But except for the ASEAN Plus Three, a uniquely East Asian entity – a club for East Asia by East Asians – has been the missing puzzle. This lacuna had proved to be disastrous when the Asian financial crisis and SARS struck. The challenge now for the region is three-fold: how to draw the diverse states of Northeast Asia into a new habit of dialogue and cooperation – on their own or together with ASEAN; how to reconcile, or differentiate, the EAS from the ASEAN Plus Three; and how to create the East Asian club without making the US, as the sole superpower, and other parties feel that they will be disadvantaged. In this context, two ideas have surfaced from the 19th APR talks.
Keeping EAS constantly relevant
Barry Desker of Singapore’s Institute of Defence and Strategic Studies was of the view that the US could recover ground in two ways if the EAS emerged in a manner that would sideline it. The first is to create a new five-power entity in Northeast Asia, involving the US, China, Russia, Japan and South Korea, to deal with Northeast Asian security. This could arise out of the Six-Party Talks dealing with the North Korean nuclear issue. This new entity can later link up with ASEAN to create a new security architecture called the East Asian Community. The second way is to expand APEC from an economic-centred process to one that also handles security issues. This is not impossible as it is something that has been done before. Jusuf Wanandi of the Jakarta-based Centre for Strategic and International Studies believed that the East Asian Community should evolve step-by-step and accommodate the strategic interests of the US and China. But for the East Asian Community to be credible, ASEAN has to be in the driver’s seat. This is because neither China nor Japan can play that role without making the other uneasy, given their mutual distrust.
Singapore’s Senior Minister Goh Chok Tong, speaking at an Asia Society conference in Bangkok on June 9, had expressed the belief that the EAS was a creature whose time had come. But it cannot be the only pillar supporting the entire architecture of East Asian regionalism, he said. There was also no need for the US to be involved in every East Asian institution, though “the US must be an integral part of the overall architecture”. In his view, what is needed is to supplement the EAS, the ASEAN plus Three and America’s web of bilateral relationships with other institutions that will include the major powers. East Asia, he suggested, should also not think in terms of only a single structure. It could develop an array of institutions which could be deployed according to the issue and need.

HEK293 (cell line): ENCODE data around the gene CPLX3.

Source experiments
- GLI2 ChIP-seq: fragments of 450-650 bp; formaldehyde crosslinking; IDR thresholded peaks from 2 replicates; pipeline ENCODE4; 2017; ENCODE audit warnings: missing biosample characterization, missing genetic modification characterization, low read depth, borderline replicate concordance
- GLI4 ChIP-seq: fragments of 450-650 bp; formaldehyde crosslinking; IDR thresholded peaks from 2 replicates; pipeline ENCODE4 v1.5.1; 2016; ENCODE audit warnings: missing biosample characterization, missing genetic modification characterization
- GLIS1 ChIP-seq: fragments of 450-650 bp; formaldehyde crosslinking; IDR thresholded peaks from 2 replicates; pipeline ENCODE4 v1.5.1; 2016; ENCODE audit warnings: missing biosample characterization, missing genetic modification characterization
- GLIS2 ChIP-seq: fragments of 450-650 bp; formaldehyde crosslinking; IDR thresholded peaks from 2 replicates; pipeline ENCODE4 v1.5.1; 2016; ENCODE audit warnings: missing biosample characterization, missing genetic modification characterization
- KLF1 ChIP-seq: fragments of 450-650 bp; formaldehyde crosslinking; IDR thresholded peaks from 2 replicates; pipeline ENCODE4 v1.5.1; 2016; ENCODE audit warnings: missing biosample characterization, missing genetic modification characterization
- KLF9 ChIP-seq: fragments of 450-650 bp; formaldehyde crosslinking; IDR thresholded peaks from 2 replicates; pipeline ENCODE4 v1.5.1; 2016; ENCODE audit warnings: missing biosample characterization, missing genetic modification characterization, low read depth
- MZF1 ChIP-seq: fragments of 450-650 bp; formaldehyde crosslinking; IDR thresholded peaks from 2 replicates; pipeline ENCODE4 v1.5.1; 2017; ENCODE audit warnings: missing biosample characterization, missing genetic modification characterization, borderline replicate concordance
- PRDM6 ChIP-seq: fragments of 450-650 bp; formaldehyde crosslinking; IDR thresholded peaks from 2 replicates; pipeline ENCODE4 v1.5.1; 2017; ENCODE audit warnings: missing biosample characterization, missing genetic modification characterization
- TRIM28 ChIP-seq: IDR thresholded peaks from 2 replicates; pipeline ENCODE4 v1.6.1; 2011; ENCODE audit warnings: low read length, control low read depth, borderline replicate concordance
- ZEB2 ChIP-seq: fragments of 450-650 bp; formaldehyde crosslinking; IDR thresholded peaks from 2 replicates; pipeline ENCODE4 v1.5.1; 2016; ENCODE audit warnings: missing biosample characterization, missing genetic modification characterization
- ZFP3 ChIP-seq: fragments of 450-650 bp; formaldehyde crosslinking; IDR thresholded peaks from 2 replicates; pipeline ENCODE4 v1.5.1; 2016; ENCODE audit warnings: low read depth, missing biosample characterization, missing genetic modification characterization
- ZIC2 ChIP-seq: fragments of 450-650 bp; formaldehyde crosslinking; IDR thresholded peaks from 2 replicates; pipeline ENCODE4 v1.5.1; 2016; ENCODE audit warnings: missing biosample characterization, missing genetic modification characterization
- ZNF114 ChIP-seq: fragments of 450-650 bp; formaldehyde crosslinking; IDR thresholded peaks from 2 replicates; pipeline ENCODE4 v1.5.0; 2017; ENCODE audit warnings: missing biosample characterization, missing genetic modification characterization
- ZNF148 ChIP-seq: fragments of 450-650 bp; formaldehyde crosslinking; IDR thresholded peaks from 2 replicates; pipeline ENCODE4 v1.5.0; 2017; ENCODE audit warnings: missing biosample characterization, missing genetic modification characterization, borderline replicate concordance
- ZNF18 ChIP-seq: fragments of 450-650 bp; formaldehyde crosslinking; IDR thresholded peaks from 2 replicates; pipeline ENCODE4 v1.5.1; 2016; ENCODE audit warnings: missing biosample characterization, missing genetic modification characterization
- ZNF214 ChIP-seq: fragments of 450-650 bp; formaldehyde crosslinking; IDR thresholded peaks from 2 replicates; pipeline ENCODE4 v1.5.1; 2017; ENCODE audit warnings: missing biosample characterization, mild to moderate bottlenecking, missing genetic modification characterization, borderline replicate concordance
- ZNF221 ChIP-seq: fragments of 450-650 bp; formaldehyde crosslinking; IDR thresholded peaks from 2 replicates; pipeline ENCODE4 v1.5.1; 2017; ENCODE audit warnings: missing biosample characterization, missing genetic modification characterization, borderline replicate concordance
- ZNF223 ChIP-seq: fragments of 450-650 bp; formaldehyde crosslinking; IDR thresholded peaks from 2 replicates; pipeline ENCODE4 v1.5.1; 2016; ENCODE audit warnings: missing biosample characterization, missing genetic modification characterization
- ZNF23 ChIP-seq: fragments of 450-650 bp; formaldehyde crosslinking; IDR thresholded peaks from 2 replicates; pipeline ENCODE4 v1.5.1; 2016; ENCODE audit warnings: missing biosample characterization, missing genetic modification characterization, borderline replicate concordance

East Asia is clearly at another critical juncture. The problem now is not how to flesh out the East Asian club. It is how to ensure that, once created, the new East Asian entity – or process – can be kept intact and sustained. The lessons of the ARF and Apec are instructive. Both started off well, but they have to struggle to keep themselves constantly relevant. The East Asian Summit will face the same challenge – unless it is very clear about what it wants, and unless it can ride the East Asian tiger with great skill.
About the Author
Yang Razali Kassim is a Senior Fellow with the Institute of Defence and Strategic Studies, Nanyang Technological University.
Commentaries / East Asia and Asia Pacific / Southeast Asia and ASEAN
Last updated on 02/10/2014